STREET SMART MARKETING
Segment to increased profits
By Lou Lasday
Client segmentation of "profitability" spotlights hidden costs and real profit. After adding back internal expenses, you should recapture lost billings.
Profitability is at the core of all business drivers. Every aspect of the business enterprise, when diagrammed on the presentation board at top tier graduate business schools, is a potential center for profit. If not, "Profit Enhancement", then "Cost Reduction" which in itself is a valid opportunity for recapture.
Segmentation of this profit, is simply a management technique to first identify and than isolate various components or segments of like aspects of your enterprise for further study.
Gulf Coast corporations, large and small, are constantly searching for new areas of potential profit to report to stockholders, the executive committee, partners, bankers or in the case of some start-ups, maybe just to significant others! Regardless of your size, segmentation by profitability allows you a deeper look in understanding your real profit picture within your various departments, divisions, regions, partners or products.
Consider a non-traditional, fresh and much overlooked area of your own market segmentation. Ascertain which customers yield the highest "realized" profitability, after adding back meeting time, local travel, research, secretarial, assistant, folders, printing, telephone and more. Few professional service providers, light manufacturers, software developers and distributors have this insight into their own profit segmentation: profitability by customer or customer type in relationship to total all-staff, all-service cost invested. This understanding is critical for making immediate decisions as to future direction, as well as longer term strategic corporate initiatives. How else can you define the right customers to target and which customers to develop? Which customers to keep or turn away?
Why it matters
If you are a Gulf Coast products-oriented enterprise, your best customers are typically those customers who buy the most. That's because you tend to have constant product margins across product families. That seems logical.
However, with professional service providers and companies with differing product margins, a view only on revenue generated by customers is far too limiting. Understanding what services customers buy, and your internal associated costs against the sale, are strategic components to designing the most profitable business strategies. Don't delude yourself into thinking that your charge or commission is your real profit.
Law firms, of course, as a category tend to do the most complete tracking of service time rendered. How about financial planners, commercial real estate executives, community bankers, architects or the dozens of other service professionals who can't or don't keep time sheets or charge flat hourly fees, without recognizing internals.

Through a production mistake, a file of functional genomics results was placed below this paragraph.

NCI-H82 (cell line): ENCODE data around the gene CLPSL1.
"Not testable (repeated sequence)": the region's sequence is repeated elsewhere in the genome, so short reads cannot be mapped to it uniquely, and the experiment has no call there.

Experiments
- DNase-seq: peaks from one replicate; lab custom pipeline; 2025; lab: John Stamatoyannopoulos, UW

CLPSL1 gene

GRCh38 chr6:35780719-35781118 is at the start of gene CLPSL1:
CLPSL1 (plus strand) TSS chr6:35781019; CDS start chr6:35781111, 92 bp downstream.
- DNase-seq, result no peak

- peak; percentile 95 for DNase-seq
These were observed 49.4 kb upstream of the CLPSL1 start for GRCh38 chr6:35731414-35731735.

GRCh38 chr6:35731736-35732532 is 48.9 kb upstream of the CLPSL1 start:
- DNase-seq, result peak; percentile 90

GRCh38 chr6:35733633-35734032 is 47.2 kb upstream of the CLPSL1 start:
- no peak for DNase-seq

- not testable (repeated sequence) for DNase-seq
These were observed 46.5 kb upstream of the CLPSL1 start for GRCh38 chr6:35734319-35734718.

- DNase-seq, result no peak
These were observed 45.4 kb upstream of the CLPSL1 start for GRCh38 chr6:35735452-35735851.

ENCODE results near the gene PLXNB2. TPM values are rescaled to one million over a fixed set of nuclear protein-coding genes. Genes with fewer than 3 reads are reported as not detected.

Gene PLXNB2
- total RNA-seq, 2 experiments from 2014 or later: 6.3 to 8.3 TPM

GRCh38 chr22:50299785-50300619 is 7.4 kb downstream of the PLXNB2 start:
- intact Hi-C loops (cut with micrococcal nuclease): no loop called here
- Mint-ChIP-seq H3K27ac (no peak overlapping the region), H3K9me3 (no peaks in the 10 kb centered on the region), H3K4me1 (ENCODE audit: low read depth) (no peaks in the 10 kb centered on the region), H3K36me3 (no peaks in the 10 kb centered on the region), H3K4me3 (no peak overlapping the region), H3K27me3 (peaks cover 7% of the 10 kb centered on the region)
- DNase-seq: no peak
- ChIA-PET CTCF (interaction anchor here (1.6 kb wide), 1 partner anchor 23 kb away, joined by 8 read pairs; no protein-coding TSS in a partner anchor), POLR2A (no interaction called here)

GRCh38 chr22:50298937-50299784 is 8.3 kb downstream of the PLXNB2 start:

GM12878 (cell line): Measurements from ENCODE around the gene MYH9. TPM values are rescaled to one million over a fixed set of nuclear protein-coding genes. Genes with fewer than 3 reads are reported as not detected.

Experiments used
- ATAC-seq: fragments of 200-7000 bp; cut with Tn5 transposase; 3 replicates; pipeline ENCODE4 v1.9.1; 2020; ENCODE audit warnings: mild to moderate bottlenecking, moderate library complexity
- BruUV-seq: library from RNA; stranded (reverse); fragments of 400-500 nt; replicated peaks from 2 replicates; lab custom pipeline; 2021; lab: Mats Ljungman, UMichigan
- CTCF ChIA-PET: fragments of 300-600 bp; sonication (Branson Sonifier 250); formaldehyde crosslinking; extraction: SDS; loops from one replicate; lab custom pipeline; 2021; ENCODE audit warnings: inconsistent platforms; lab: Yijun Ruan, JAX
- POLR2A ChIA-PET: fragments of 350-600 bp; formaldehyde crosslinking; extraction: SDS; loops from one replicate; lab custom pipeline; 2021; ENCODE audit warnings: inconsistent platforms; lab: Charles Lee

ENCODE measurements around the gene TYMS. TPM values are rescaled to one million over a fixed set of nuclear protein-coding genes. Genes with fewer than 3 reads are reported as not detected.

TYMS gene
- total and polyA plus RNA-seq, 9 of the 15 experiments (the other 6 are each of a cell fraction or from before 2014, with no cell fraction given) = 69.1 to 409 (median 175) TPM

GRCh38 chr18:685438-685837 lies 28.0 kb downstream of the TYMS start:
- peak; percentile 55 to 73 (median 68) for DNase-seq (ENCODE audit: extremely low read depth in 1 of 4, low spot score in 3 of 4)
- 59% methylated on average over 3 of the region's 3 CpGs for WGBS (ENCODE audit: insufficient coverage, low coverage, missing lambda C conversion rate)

Service companies frequently don't understand which customers cost more to serve than others, and which customers use fewer internal resources and are therefore more profitable. The type of financial information necessary to determine the real cost to service a customer is typically not available through your accounting department.
This type of identifying the components in realized profit can be a significant challenge to assemble. However, this detailed and involved process may possibly be the most critical determination to the success of your enterprise. If your Gulf Coast enterprise is a professional service organization without this specific knowledge, you're fighting the profit battle with one hand tied behind your back.
While the creation of this analysis may be complex, the benefit to your individual cost centers and ultimate bottom line will be colossal. At the very least, you will accurately identify costs that you pay for but do not recoup.
Understanding the principles of customer grouping and profit segmentation will positively tell you which customers actually yield the highest net realized profitability. And, that's the kind of business you want!
Lou Lasday is a corporate marketing advisor residing on Longboat Key. He has been a general partner of an Ad Age Top 100 marketing communications firm and regional president of the American Marketing Association. Mr. Lasday can be reached at [email protected]
How to develop a true customer profitability segmentation model
Revenue by customer:
Identify all product and service income, less discounts or rebates if applicable.
Categorize each and every activity from original agreement on up to follow-through client meetings.
Service cost drivers:
Identify meeting, travel and telephone time, concept, research, reprinting, and all effort on a "cost plus" basis.
Total cost by service:
Capture internal and external costs by time sheets or daily estimates, along with soft cost like assistant, secretary, gas, mailing and more.
Total cost by product:
Where an actual hard product exists, the net cost including pro rata development should be identified and assigned to purchasers.